Tuesday, 22 July 2008
On Saturday afternoon we decided to visit Monks House the country home of Leonard and Virginia Woolf in the beautiful village of Rodmell nestled in the Sussex Downs. We are lucky as this is such a short drive from us and have been able to visit this beautiful property many times. As it is a National Trust property photographs are not allowed in the house but if you look here you will find some of the rooms.
Just a few miles away from Charleston, the home of Woolf's sister, Vanessa Bell, this lovely house was owned by the Woolfs until Leonard's death in 1969.
It provided a refuge for Virginia when the stresses of strains of London life became too much and they did move down here properly when their London property was bombed during the war.
Here is the entrance to her bedroom. It is separate from the house and to enter it you would leave the main building and walk a few steps across the garden - not so appealing in the cold winter months, It was apparently intended to be her writing room but she did not want to write in there, she loved the bright sunniness of the room and the views that opened out across the garden. It is a lovely room, quite self contained with beautiful tiles around the fireplace that were painted for her by her sister Vanessa Bell.
Virginia Woolf was able to walk across the Downs to visit her sister, across the water meadows that flanked the property and over the fields to Charleston.
Because Leonard continued to live on at Rodmell long after Virginia's death the house has been beautifully preserved and many villagers are still alive who have memories of the couple.
On Saturday we were fortunate to meet one of the stewards at the property who was the daughter of the Woolfs' gardener.
She told me that Leonard was very interested in her family and would often ask her as a little girl how she was getting on at school. He would always ask what she was reading and on one occasion, on hearing that she had nothing to read, he took her into the house and asked Virginia to help him find something for the little 9 year old to read.
As they had just moved down from London there were piles of books everywhere and eventually Virginia pulled out a book for her to read. On hearing that this little girl had done well in her exams Leonard gave her five shillings and would go on to be a referee for her when she applied to train as a teacher.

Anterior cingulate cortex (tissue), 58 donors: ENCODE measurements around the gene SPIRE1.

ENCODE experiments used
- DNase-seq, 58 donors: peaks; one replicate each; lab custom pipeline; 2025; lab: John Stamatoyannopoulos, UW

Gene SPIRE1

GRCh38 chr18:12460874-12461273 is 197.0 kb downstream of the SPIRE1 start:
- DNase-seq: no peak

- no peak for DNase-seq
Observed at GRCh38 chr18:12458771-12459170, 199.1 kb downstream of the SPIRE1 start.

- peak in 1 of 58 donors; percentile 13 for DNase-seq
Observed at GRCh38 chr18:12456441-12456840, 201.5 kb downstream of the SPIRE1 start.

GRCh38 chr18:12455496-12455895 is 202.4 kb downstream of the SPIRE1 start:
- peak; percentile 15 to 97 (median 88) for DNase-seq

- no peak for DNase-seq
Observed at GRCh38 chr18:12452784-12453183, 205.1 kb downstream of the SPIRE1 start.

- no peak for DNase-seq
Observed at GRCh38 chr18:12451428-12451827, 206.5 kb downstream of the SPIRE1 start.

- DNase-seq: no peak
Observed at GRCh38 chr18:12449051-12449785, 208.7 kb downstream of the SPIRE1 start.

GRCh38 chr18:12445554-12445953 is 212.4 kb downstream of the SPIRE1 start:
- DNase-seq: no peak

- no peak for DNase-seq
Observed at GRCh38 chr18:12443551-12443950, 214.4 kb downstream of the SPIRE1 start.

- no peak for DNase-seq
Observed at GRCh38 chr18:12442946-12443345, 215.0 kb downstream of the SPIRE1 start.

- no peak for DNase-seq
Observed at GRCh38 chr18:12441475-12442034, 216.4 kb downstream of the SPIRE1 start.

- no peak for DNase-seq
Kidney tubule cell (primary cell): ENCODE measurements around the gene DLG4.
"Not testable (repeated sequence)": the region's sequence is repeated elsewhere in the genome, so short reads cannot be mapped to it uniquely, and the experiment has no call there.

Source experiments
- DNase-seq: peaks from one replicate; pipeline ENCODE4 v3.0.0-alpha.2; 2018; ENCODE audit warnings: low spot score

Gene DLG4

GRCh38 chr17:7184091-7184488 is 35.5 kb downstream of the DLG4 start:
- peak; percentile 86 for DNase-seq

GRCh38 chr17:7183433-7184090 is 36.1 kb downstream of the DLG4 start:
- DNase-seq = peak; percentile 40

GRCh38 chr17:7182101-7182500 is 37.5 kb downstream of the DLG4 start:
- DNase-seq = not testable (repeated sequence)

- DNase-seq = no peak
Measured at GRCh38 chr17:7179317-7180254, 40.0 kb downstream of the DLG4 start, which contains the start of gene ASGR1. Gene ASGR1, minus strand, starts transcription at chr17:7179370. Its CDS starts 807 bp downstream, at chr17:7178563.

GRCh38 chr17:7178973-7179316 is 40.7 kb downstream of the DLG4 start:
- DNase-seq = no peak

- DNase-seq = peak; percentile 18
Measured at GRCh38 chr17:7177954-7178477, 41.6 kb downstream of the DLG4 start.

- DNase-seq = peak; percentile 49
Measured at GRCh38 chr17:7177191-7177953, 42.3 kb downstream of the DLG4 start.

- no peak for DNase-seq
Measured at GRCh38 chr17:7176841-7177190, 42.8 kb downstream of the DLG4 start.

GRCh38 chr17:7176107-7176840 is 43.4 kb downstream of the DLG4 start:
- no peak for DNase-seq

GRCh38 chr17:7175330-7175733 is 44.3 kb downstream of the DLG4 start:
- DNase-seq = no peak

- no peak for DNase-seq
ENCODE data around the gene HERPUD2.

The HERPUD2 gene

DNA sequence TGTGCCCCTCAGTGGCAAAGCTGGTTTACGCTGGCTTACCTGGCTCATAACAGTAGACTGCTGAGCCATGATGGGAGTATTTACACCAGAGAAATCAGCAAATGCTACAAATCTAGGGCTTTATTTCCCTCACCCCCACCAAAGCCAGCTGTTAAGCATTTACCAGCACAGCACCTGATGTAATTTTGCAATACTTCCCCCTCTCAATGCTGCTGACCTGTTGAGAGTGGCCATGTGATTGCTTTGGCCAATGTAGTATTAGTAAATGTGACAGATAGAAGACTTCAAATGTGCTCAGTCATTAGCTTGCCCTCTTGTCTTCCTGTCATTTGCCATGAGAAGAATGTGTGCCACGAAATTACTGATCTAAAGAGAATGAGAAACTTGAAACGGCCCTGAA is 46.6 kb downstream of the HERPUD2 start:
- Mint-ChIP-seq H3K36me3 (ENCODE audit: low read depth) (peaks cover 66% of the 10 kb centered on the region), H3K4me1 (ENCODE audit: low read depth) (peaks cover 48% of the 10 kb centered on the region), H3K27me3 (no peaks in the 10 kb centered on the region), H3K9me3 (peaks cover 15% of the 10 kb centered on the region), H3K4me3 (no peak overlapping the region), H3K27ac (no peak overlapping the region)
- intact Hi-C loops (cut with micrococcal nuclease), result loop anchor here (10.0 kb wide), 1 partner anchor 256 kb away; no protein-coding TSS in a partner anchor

Apparently he would bring crates of apples from his orchard to the village school (maybe in the vain hope of stopping the boys scrumping them!).
She found Virginia to be quite formidable, I think I would have too.
There is a large vegetable plot which is now tended by the tenants and villagers.
When we were there we got talking (again!) to a villager who was digging up some veg and he asked the girls if they knew what the big tree was in front of them. They didn't know and he told them that it was a walnut tree planted by Leonard Woolf in 1930s.
He asked us if we liked pickled walnuts and then gave us a huge bagful to pickle. So we shall think of Monks House at Christmas when we eat our walnuts - does anyone have a good recipe for pickled walnuts - we need to do them justice!
In the garden stands Virginia's writing room, A modest little building with the village church behind it, their orchard to one side and the beautiful garden in front.
It is just a short walk from the house and must have provided her with the calm and solitude for her writing.
Although this house is far smaller than Charleston it does retain an atmosphere of a home. it was as Virginia said "an unpretending house" that had many writers visit and stay.
A home that seemed quiet and calm, a home where much reading and writing and entertaining was done and a garden that Leonard enjoyed for many years.
It is from this house that Virginia walked in 1941 leaving behind a suicide note to her husband and amongst the words were these : " I don't think two people could have been happier than we have been." Her ashes are scattered in the garden along with those of her husband.